A statue representing the historical Buddha illustrating the Abhaya mudra with right hand raised and palm open, while the left hand is held down. This specimen was found at a rural temple in Thailand. Photo: Henry Lewis

Photo 2.1

The historical Buddha depicted leading a long line of his students. He is shown using the Abhaya mudra which illustrates the Buddha’s fearlessness and protection of those who follow the teachings. I took this photo at a temple in Tachileik, Myanmar, just across the border from the Thai town of Mai Sai, and its namesake river. Photo: Henry Lewis

While the Ushnisha is high and sharply pointed on Buddha sculptures found in Thailand, Laos and Cambodia, the more rounded shape of the head crown on the Burmese Buddha in photo #2.1 shows the stylistic influences of nearby China.

The Bhumisparsa Mudraย 

The Bhumisparsa mudra is also known as the ‘touching the Earth’ mudra and represents the moment of the historical Buddha’s awakening as he claims the earth as the witness of his enlightenment. It is formed with the right hand held on the right knee, reaching toward the ground with the palm inward, and often touching the lotus throne on which the Buddha traditionally sits.

Photo 3

The Buddha featured in this Thai temple shrine is performing the Bhumisparsa Mudra, also known as the ‘touching the earth’ mudra. Photo: Henry Lewis

Photo 3.1

A long line of Buddha’s seen here at a temple in Vientiane, Laos all performing the Bhumisparsa (touching the earth) mudra. Photo: Henry Lewis

The Uttarabodhi Mudra

The Uttarabodhi Mudra denotes the supreme enlightenment by connecting oneself with divine universal energy. It is performed by joining both hands, placed at the heart with the index fingers touching and pointing upwards and the remaining fingers intertwined.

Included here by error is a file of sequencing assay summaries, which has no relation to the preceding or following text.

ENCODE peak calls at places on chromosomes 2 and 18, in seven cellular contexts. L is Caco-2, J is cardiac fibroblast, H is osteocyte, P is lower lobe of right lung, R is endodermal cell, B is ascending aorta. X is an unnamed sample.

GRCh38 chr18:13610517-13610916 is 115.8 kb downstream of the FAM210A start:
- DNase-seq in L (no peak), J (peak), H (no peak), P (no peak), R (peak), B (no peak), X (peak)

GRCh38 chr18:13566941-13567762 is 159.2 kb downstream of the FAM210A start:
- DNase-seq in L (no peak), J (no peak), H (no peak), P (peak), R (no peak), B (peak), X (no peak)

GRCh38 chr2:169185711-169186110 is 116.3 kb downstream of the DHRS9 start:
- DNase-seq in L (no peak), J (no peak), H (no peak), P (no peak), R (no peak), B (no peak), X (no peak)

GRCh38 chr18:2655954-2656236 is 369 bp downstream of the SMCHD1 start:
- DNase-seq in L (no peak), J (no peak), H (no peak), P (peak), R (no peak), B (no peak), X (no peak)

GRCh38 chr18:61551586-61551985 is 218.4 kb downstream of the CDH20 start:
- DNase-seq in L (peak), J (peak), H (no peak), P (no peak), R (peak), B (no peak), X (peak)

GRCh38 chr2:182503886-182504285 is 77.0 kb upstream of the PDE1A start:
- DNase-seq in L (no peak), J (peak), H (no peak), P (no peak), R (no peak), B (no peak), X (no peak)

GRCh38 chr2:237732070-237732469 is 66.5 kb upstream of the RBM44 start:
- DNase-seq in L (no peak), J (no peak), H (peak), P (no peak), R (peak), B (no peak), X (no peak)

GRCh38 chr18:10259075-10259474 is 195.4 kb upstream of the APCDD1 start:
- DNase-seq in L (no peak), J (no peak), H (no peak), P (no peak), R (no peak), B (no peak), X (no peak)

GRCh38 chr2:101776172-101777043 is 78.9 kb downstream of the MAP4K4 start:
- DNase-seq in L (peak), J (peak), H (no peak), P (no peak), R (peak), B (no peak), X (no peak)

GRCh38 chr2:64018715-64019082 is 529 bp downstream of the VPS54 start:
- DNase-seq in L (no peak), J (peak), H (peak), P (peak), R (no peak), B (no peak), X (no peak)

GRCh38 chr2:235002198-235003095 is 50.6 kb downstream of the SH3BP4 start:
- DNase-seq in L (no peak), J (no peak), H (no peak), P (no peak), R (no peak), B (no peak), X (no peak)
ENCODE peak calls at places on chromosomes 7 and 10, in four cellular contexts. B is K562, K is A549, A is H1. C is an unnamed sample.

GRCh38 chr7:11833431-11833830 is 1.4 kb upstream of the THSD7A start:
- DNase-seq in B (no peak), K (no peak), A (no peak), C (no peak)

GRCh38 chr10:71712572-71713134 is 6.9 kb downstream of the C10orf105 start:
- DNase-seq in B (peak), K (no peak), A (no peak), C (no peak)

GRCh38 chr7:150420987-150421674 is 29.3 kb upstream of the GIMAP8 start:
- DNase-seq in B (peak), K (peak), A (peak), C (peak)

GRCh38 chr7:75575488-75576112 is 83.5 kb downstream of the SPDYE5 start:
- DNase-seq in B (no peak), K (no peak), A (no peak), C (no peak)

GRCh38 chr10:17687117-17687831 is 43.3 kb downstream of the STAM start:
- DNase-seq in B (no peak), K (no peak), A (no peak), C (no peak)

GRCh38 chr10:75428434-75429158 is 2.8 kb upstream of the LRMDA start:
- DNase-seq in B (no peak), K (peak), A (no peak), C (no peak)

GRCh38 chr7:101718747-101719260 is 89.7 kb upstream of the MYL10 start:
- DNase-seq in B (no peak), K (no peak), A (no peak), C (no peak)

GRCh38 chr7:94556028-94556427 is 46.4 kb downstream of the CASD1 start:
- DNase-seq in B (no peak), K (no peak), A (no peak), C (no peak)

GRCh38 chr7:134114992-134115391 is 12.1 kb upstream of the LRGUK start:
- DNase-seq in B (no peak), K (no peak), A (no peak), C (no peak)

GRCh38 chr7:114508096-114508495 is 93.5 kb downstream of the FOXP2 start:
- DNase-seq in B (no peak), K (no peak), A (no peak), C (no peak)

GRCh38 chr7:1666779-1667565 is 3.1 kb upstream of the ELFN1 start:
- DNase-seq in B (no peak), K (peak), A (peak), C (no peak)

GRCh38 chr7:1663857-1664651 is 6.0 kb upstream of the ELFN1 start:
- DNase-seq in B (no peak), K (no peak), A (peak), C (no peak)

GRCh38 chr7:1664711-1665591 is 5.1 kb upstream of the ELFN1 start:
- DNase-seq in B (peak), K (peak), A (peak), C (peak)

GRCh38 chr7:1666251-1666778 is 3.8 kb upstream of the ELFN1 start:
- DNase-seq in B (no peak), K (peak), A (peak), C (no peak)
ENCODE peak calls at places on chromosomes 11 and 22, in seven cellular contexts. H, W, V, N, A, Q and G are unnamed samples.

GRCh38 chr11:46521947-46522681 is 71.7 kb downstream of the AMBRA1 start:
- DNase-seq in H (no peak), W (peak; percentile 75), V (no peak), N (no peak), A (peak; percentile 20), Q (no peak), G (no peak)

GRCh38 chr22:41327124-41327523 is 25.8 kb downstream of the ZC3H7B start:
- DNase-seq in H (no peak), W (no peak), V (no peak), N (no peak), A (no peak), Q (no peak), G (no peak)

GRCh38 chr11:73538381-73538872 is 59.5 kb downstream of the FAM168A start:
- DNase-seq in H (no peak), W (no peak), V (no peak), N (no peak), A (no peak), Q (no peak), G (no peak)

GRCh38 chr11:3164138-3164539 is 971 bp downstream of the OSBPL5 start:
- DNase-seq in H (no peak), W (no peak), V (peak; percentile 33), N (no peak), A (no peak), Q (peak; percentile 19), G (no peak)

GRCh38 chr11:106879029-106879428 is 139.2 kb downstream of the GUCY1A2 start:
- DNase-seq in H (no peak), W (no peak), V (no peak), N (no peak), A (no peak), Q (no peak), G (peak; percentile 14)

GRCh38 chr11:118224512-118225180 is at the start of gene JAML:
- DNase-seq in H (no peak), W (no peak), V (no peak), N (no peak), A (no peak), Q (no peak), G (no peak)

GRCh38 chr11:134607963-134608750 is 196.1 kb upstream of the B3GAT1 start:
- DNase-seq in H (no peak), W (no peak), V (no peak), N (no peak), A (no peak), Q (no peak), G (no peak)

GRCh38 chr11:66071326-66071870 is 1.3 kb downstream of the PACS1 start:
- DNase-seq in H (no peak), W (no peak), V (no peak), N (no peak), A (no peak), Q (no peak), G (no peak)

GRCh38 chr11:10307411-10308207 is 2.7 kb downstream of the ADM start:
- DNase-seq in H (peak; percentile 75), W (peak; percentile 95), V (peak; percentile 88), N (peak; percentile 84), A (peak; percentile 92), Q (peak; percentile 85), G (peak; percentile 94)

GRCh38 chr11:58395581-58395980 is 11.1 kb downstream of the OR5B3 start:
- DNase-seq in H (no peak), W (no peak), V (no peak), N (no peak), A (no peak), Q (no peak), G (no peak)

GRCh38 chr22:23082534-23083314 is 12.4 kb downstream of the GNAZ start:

Photo 4

Three beautiful symbolically stylized Buddhist figures found in the Huayan Hall of the Lingyin Temple and Monastery near Hangzhou, China. The Buddha in the center of the trio is performing the Uttarabodhi mudra. Photo: Henry Lewis

Chinese Buddhas (above) are often depicted with blue hair, a color which signifies the concept of loving kindness. Note the round shape of the head on the Buddha figure in the center of the trio in contrast to the high, pointed crown depicted on Buddha sculptures in much of Southeast Asia.

For more on this specific trinity of Buddha statues, see the three sages of the Avatamsaka SutraManjusri, Shakyamuni and Samantabhadra.

The Dharmachakra Mudra

The Dharmachakra mudra signifies teaching, and is usually interpreted as ‘the turning of the wheel‘ of the dharma. This gesture also represents a great and revolutionary change with universal consequences.

This mudra is performed by holding the hands at the level of the heart with index fingers and thumbs touching and forming circles.

Photo 5